Tiny Rockets

Rockets come in all shapes and sizes; but why not start at a tiny size - using things that you already have or can buy with loose change.

Alka Seltzer Rocket

The Alka Seltzer rocket rocket is a classic science experiment. You put an Alka Selzter (or equivalent) into a container with some water, and once the gas builds up it pops open to launch the rocket. There's no shortage of information on the Internet about how to build them - this is a good example - but almost all use film canisters. You can still buy them, and if you are working with a group then you can get good deals on bulk orders from ebay; but they aren't the sort of thing that most people have lying around.

You might have an alternative lying around, but you might want to test them first just to be sure. A likely candidate is the inside of a Kinder Surprise, but alas the two-part canisters of childhood have been 'improved'. The image below shows the break in the rim (near the joint), that allows both gas and liquid to squirt out of the side in a very un-rocket-like manner. A better alternative is the glove container that comes with some hair dye products. Although you're only slightly more likely to have one of these than you would a film canister.

kinder surprise and hair dye glove holder Rocket engine choices - Kinder surprise (bad) and hair dye glove container (good)

When it comes to building the rocket itself you don't need to be too precise - it's just a paper tube for the body, a circle with a slit - folded into a cone - and some triangles for fins. Just use sticky tape to hold it all together.

Paper rocket parts and completed Paper rocket parts, and assembled.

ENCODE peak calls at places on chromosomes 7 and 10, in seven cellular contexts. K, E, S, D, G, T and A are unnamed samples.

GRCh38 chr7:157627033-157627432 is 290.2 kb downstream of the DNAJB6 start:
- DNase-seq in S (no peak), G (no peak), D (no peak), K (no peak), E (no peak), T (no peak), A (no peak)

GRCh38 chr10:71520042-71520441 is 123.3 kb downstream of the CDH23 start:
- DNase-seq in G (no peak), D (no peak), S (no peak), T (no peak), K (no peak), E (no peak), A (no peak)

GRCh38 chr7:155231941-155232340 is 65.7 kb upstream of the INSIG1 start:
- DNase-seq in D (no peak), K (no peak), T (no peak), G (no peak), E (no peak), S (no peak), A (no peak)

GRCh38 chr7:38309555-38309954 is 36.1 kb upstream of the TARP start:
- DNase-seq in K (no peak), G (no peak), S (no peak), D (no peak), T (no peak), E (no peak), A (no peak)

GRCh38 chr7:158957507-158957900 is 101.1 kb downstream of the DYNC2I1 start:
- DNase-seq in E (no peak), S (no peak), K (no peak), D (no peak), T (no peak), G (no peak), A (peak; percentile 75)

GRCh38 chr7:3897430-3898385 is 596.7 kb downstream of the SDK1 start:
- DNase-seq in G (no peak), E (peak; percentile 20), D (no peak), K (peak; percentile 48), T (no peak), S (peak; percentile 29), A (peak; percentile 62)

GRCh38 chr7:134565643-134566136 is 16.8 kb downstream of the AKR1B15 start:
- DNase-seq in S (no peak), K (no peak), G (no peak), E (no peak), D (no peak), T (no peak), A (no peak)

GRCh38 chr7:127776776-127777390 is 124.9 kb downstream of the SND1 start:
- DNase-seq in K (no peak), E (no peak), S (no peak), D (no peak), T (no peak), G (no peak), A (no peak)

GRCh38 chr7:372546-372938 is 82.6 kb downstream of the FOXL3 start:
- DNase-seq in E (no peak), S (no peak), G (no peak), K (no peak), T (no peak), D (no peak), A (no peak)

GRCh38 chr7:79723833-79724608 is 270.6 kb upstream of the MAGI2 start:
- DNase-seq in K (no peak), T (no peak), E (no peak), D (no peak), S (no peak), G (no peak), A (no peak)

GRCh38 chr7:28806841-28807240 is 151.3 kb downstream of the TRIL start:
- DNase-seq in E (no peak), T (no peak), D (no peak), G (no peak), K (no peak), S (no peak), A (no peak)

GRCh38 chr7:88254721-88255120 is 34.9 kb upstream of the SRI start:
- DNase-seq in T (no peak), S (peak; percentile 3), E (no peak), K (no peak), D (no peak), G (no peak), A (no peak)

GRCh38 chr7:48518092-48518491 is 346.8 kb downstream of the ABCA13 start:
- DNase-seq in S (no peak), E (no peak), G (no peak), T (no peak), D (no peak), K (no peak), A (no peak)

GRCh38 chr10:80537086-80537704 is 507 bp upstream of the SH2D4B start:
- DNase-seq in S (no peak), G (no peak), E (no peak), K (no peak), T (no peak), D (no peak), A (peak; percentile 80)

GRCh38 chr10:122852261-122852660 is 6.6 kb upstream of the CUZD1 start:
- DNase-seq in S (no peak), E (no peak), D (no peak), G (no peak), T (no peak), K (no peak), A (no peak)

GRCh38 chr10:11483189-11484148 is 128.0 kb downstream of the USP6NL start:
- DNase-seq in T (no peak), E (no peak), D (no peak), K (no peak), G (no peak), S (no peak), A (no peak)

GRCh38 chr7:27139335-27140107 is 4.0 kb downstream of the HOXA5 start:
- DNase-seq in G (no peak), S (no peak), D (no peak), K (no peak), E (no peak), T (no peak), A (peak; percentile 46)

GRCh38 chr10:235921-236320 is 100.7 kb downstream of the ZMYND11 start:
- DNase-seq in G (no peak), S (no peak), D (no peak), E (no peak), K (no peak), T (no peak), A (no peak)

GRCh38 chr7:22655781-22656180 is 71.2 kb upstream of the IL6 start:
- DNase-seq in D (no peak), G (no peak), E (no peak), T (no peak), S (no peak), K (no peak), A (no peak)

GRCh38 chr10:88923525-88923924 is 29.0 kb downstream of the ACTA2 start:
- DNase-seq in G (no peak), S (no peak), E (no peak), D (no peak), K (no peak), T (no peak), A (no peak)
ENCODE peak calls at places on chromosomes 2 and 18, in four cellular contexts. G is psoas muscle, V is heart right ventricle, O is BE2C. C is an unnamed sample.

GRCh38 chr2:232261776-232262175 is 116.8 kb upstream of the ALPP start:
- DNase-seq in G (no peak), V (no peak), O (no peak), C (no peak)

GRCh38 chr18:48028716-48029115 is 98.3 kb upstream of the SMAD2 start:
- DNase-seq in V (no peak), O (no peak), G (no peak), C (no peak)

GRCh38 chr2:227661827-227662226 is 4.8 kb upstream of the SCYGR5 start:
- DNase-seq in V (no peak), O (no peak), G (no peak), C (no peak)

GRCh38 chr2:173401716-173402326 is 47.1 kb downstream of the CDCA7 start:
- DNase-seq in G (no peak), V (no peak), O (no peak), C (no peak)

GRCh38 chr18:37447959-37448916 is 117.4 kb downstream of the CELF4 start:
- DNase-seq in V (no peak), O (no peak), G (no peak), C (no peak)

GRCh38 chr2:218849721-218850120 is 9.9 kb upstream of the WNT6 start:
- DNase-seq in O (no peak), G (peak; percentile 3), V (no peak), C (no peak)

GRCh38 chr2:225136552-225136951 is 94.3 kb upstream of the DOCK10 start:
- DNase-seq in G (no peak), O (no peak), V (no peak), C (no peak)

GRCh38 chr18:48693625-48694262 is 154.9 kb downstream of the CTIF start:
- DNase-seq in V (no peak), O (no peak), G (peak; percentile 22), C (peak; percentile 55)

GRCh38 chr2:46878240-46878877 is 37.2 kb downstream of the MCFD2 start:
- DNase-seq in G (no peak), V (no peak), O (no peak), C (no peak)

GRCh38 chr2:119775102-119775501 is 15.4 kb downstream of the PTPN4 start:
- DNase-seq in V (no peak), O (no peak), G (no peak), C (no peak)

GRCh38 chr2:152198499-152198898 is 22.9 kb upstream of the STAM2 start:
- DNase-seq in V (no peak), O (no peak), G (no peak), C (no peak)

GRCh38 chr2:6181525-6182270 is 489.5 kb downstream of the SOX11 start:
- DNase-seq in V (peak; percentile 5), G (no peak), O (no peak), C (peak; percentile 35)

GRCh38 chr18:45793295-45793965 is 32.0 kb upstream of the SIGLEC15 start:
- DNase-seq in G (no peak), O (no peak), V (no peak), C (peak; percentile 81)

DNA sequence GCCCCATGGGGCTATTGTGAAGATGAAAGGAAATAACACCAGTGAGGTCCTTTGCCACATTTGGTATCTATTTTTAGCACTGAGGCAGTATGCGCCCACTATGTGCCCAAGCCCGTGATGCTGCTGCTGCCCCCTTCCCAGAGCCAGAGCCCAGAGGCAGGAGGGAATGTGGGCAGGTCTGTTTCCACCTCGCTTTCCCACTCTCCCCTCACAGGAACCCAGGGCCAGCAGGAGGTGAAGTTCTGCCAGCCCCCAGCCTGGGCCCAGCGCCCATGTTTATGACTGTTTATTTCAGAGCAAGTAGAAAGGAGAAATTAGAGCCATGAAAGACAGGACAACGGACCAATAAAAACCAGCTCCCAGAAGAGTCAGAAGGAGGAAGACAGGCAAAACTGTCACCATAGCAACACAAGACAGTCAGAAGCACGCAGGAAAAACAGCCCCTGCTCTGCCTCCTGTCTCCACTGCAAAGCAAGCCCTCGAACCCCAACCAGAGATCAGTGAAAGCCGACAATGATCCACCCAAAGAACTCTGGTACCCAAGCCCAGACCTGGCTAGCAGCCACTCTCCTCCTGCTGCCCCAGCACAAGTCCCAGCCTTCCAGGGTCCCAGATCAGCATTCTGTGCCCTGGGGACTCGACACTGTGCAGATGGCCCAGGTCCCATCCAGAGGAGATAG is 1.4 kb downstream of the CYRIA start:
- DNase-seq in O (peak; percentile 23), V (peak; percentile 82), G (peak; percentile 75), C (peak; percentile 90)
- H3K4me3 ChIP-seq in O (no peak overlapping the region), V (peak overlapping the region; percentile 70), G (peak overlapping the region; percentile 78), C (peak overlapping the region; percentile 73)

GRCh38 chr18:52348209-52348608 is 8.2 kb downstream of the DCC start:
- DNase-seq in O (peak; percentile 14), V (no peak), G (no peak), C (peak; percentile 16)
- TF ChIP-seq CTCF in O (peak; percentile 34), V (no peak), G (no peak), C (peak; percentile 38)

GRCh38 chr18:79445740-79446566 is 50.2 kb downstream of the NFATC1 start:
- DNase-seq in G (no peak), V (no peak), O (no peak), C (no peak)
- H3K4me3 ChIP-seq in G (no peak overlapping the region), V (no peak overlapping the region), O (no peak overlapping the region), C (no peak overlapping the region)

I once saw a presentation by Jerry Stone, and his top-tip was to secure the tablet in the smaller piece (the lid of film canister in his case) instead of just throwing it in and rushing to connect the parts together. I think he used blue-tack, but a loop of sticky tape works as well.

tablet attached to lid Attaching the tablet to the lid before launch.

Feel free to experiment with different 'fuels' and 'fuel-mixes'. I had just as good results using some vitamin C tablets as with the Alka Setltzer. Pretty much anything described as 'effervescing' will work. Using just enough water to cover the tablet also seems to work best. There's probably some science behind that related to the compression of gases and liquids.

Match-Head Rockets

These rockets use matches, flames, and small explosions; so it should go without saying that you should be careful. The rockets remain too hot to touch for a while after launching, and there's quite a lot about them that's unpredictable - so give them plenty of space. Above all, you are always responsible for your own safety.

When you light a match you see an initial burst of flame as the chemicals in the match head ignite. As with most combustion this produces a certain amount of gases - which normally just escape into the atmosphere. By wrapping the match head in foil you can funnel these gases in one direction - like a rocket engine. It's all summed up in a video by MarekSHayward:

The matchbox launcher is a very good idea; but maybe you want to keep your matchbox for storing matches? There was also an opportunity to make some design improvements - a longer drawer for added safety, and a grip for easier handling. You can download the template to build your own below:

thumbnail of template Click on the image above to download the template.

Once assembled, you'll end-up with something that looks like this:

match-head launcher The assembled match-head launcher. Note: candle positions were moved from those shown above.